MSI’s own X99S Gaming 7 might have been the closest configuration match to today’s tested X99 MPower, but the closest matches in both price and firmware updates came from competitors ASRock and Asus. All three boards cost around $300, and the problem for all three is that our relative scores include the average price of all tested X99 motherboards.
MSI’s X99S MPower roughly matches ASRock’s X99 Extreme6/ac on a chart of performance-to-price, but that chart doesn’t account for differences like the $40 802.11ac wireless card or secondary GbE controller. Oh, those are ASRock features.
So then, what does MSI give buyers to offset those missing (from a features-to-price perspective) parts? How about a board that works, even after throwing in three graphics cards and a PCIe M.2 SSD?
The PCIe switches MSI uses to make sure everything works are basic components at a basic price, far below the price of the added features offered by either Asus or ASRock. Yet, it’s not as if a user can add those parts themselves; the corresponding pathways are burned into the board’s copper layers. What we’re looking at instead are two fully-featured $300 boards with broken basic functions, compared to a plain MSI X99S MPower that works the way we'd expect.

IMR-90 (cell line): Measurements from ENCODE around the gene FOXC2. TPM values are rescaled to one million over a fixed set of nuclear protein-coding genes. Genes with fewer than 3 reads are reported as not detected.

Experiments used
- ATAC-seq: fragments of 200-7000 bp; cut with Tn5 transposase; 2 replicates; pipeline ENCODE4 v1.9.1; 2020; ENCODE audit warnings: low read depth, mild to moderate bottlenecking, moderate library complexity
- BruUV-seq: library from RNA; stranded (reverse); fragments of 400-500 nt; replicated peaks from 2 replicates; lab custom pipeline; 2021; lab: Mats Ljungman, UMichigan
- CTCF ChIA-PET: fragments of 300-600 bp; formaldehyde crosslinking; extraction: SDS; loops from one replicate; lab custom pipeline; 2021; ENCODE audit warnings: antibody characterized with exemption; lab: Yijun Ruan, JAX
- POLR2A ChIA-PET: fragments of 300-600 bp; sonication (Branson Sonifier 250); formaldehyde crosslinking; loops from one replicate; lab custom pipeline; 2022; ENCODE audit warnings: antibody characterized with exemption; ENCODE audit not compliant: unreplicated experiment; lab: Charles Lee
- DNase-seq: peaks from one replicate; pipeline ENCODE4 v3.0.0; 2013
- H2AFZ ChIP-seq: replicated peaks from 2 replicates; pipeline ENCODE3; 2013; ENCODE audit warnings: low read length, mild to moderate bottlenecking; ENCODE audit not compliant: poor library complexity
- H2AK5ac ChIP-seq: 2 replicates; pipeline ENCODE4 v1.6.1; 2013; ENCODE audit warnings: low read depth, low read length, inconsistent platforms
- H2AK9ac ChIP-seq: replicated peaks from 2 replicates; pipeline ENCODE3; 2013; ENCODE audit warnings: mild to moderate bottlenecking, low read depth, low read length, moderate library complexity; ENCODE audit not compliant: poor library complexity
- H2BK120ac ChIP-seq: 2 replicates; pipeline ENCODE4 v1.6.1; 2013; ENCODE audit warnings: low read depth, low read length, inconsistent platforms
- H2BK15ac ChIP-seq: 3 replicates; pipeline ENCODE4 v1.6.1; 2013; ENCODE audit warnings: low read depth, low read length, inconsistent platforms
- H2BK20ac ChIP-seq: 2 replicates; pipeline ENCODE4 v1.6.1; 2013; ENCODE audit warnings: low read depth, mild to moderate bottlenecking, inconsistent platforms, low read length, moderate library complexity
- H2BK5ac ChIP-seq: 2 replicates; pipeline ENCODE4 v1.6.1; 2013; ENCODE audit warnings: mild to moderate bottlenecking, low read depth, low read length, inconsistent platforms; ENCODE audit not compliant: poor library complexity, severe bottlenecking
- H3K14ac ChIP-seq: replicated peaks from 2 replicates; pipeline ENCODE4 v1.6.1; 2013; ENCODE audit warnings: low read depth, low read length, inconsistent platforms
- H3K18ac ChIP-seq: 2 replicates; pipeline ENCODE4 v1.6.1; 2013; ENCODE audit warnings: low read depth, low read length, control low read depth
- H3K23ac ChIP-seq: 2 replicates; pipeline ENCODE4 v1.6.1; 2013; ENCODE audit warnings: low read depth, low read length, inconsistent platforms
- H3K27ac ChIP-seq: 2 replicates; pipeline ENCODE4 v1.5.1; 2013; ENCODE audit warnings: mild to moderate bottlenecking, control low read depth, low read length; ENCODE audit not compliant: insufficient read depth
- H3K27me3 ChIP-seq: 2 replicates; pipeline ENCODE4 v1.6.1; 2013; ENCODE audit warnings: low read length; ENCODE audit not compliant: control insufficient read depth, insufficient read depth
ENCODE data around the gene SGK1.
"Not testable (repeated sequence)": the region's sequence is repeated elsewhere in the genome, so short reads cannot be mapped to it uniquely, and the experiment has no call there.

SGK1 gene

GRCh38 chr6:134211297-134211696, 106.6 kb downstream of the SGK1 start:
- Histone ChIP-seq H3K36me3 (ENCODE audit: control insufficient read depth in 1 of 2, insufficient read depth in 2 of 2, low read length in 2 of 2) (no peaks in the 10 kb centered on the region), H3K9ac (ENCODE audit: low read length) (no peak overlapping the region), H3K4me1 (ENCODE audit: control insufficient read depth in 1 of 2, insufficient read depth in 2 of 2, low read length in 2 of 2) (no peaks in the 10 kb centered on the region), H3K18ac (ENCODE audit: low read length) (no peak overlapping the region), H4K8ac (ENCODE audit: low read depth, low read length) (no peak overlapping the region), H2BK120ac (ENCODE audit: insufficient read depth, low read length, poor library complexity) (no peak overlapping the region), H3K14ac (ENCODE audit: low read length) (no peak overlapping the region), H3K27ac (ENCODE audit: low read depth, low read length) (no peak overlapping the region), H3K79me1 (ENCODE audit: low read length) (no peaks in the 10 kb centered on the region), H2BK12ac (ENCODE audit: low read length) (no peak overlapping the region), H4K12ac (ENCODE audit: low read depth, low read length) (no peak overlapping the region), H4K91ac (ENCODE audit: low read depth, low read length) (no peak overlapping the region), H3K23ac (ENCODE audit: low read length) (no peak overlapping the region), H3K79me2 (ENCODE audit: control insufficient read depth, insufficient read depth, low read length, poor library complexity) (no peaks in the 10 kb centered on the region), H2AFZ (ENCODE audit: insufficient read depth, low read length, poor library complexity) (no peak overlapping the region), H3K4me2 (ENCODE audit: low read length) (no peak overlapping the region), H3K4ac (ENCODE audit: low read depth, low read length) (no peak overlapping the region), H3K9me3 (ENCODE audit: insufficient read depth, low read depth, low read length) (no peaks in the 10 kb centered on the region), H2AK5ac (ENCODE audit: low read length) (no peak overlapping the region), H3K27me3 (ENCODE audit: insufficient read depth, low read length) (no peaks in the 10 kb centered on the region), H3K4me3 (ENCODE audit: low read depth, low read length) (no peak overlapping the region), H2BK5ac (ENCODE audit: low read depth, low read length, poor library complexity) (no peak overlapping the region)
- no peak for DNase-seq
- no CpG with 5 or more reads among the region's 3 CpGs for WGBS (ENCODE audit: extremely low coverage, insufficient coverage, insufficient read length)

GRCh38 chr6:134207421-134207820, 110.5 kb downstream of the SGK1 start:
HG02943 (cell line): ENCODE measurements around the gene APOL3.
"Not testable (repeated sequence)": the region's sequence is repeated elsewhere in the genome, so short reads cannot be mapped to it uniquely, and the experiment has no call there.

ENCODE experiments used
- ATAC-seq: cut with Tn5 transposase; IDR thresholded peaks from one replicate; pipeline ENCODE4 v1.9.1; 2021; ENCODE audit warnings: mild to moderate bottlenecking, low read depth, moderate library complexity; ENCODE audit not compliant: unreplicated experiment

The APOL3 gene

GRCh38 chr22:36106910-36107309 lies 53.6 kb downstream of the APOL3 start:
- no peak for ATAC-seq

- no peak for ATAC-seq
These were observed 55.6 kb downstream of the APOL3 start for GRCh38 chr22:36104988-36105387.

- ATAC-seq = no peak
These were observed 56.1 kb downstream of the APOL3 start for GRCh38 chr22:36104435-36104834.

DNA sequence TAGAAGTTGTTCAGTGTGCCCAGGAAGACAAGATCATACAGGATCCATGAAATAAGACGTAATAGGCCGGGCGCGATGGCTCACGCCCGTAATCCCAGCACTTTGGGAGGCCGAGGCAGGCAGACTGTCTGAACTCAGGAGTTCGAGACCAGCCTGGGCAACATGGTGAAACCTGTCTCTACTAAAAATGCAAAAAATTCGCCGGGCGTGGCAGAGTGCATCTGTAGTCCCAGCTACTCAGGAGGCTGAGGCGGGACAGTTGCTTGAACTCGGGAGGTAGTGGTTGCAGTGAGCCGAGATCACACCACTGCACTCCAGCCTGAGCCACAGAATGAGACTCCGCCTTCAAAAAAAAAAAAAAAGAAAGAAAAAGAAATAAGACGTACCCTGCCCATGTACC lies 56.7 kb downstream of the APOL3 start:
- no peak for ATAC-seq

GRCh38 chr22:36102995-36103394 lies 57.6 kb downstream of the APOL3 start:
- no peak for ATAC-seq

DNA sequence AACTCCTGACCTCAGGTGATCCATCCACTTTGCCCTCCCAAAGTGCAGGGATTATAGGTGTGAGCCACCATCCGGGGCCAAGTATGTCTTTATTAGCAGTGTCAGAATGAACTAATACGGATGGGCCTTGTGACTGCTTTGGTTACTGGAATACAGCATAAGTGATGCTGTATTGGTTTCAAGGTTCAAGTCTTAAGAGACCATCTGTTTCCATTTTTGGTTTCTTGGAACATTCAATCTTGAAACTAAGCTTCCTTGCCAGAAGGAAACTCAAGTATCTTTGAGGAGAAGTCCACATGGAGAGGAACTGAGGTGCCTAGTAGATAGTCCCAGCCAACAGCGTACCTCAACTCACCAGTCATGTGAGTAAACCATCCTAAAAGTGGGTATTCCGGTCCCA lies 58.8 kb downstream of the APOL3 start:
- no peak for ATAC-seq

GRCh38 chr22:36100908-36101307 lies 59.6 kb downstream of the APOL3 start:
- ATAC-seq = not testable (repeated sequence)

Then again, MSI’s own X99S Gaming 7 might be the best reason not to give its X99S MPower a value award. If we were to expand the above value chart to include all nine tested boards, we’d see that the X99S Gaming 7 now scores at 99.8% of average. And that’s also without factoring in the fact that it too supports all the basic functions so easily overlooked by ASRock and Asus. The X99S MPower and X99S Gaming 7 are remarkably similar, and the $35 mark-up for the MPower adds features that primarily appeal to the LN2 overclocking crowd (slow mode and an oversized voltage regulator). The dual-BIOS selector switch may appeal more broadly, but MSI’s overclocking recovery is already so good that most users won’t need it. And that sentiment also applies to the Gaming 7, which doesn’t have it.
Upon finishing our round of $300 motherboard testing, we decided that the easiest motherboard to approve was the one that didn’t make any configuration sacrifices. Competing products with additional features can only be recommended to buyers who understand their slot configuration limitations.